Introduction: UpCycled Pallet Desk
I have been wanting for some time a desk large enough for my computer on one side, and workspace on the other. You guys are only getting this photostream because as a novice woodworking, I know there are way better builds, and methods to use while building than I have. Therefore, I present this more as a log of what I did, because I thought it was cool.
Recently, my grandmother put in a large (2 basin) countertop sink. Lucky for me, the pallet it came on was quite similar to the size I had in mind, which was 2' x 6' (that's feet)! Also recently, my parents had a new deck built, and I convinced the contractor to let me pick out any wood that I wanted to keep, since he was going to throw it away anyways! I got a bunch of wood from that, to facilitate my project habit :P .
First things first, I chose the location of the desk, so I could test fit the table top in its approximate location. From there, I built a simple desk leg like structure. In the short direction, the legs are attached at both top and bottom for rigidity. The back legs are also connected by a long piece that would double as a foot rest (works great BTW). Since I had it right next to a doorway, I built it such that there were three legs, and the fourth would be held up by an angled support.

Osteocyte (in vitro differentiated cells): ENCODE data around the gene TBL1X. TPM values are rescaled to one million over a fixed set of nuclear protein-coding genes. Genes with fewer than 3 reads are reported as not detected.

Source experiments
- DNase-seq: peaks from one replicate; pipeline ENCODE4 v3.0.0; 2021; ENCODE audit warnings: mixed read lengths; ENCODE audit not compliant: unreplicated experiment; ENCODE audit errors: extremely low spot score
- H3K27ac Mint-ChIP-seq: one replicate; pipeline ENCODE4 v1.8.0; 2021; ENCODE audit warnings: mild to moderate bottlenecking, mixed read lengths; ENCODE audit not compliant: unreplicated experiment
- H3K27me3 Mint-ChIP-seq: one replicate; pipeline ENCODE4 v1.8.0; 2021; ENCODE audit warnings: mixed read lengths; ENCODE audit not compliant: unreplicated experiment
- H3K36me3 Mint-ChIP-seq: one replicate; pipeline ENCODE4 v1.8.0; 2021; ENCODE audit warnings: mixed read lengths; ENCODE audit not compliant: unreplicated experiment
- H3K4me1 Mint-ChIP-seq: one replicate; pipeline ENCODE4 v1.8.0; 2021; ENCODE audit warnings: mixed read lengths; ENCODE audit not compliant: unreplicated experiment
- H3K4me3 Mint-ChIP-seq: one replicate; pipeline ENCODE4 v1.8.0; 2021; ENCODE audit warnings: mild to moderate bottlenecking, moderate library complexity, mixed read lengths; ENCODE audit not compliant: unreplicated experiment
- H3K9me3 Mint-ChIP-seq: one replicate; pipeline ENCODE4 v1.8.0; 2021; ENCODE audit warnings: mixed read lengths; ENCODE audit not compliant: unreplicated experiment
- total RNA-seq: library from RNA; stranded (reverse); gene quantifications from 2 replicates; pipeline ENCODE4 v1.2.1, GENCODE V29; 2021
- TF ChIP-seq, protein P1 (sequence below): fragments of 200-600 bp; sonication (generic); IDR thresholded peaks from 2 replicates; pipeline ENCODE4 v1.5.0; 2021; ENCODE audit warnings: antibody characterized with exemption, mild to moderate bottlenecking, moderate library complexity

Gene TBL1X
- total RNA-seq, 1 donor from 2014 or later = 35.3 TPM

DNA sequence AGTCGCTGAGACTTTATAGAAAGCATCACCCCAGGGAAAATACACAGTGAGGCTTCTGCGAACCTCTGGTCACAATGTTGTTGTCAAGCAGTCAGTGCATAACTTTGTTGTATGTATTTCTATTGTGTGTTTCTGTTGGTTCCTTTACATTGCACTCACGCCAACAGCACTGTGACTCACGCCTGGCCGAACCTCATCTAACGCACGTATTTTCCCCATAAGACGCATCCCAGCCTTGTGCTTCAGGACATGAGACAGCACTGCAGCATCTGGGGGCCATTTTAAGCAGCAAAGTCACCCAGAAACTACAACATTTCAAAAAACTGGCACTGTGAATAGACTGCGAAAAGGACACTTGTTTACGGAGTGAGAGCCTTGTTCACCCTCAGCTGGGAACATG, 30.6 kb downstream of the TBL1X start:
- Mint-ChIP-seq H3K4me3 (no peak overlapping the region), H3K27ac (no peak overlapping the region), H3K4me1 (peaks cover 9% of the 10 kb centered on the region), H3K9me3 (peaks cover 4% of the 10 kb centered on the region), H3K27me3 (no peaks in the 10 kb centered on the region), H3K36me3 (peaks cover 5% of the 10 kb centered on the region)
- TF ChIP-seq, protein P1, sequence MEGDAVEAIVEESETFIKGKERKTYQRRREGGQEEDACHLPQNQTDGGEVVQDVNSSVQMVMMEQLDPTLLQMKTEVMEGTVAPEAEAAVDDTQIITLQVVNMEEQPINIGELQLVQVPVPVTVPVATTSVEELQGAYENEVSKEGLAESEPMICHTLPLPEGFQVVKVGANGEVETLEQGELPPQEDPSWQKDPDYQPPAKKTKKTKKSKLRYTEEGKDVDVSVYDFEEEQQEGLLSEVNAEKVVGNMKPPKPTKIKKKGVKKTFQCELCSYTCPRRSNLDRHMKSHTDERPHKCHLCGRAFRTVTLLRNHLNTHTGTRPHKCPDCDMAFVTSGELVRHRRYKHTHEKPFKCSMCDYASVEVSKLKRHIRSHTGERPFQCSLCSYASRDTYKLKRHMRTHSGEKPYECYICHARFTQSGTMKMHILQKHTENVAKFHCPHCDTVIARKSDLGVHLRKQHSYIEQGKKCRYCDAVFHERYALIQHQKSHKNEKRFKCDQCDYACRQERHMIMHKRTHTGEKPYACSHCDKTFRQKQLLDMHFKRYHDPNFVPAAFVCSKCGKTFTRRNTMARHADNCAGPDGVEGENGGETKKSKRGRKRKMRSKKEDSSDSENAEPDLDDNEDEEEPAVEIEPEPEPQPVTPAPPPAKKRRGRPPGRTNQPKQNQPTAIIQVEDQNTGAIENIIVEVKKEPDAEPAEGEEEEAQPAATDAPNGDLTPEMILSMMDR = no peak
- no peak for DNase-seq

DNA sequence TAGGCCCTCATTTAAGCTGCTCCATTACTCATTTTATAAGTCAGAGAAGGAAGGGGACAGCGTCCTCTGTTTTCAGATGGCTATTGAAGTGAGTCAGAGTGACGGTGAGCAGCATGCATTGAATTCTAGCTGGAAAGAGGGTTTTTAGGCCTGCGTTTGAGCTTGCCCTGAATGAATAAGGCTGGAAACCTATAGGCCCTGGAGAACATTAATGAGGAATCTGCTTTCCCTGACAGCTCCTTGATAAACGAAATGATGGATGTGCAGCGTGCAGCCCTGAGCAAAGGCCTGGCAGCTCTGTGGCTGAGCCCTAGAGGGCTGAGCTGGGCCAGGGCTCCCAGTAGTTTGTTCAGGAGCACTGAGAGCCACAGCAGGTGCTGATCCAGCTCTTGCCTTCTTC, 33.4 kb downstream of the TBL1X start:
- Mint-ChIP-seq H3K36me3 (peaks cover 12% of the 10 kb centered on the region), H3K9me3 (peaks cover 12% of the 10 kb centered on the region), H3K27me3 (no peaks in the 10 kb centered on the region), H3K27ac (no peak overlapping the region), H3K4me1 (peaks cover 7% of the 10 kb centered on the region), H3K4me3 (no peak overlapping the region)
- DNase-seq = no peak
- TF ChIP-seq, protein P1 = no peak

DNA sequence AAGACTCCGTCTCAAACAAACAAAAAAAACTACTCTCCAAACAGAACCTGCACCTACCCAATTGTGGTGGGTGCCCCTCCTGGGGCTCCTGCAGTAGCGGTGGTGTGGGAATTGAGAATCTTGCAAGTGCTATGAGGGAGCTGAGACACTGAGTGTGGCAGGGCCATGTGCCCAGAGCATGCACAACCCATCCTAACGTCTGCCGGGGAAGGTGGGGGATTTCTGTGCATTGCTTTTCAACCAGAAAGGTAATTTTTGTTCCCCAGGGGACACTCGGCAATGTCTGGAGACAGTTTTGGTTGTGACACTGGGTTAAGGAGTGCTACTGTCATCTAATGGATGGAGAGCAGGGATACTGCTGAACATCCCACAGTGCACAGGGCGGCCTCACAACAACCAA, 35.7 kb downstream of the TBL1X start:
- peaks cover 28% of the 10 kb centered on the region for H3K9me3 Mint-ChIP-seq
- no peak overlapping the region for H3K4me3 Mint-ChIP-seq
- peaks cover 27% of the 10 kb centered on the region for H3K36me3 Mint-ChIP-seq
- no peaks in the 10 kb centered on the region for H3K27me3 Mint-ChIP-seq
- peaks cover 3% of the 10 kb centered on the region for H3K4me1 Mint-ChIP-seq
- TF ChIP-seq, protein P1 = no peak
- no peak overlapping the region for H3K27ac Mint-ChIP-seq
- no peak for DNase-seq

During the test fit, I decided I was going to cut off at least a 45 degree angle to allow for more space walking into the room, however when I went to cut it, I (on a whim) decided to make it more fluid. I free handed a shape and cut it with a jig saw. Next, I got pretty into the whole 'finishing' stage, because I thought it'd be cool. Turns out it's difficult, but the work you put into it usually makes it look that much better. First step of this was cutting a 45 degree angle off the edge all the way around. Then there was sanding. Lots of sanding. This was a pallet, and was stained some nasty red color, and mad of a lower grade of wood. There was a lot of sanding to bring it down past the stain and to a nice smooth surface.
What I'm not telling you here is that this was all done inside (stupidly). This is only bad if you don't have something to suck up the wood dust while sanding, or in my case, a shop vac who's filter had fallen off (doh). Let's just say there was a lot of room clean up after this bit was done, since the vac had just blasted the dust everywhere.
Lastly, for the professional look and durability factor, I applied several coats of Polycrylic to seal it. I also applied two coats of a light GoldenOak colored stain before the sealer. Definitely follow the instructions for preparation and between step methods for the stain and the sealer, because this can easily mess up the whole thing.
So that's it! If you have any questions about it, or the process, let me know in the comments, but don't forget, I'm no professional carpenter, but I had a blast making this!
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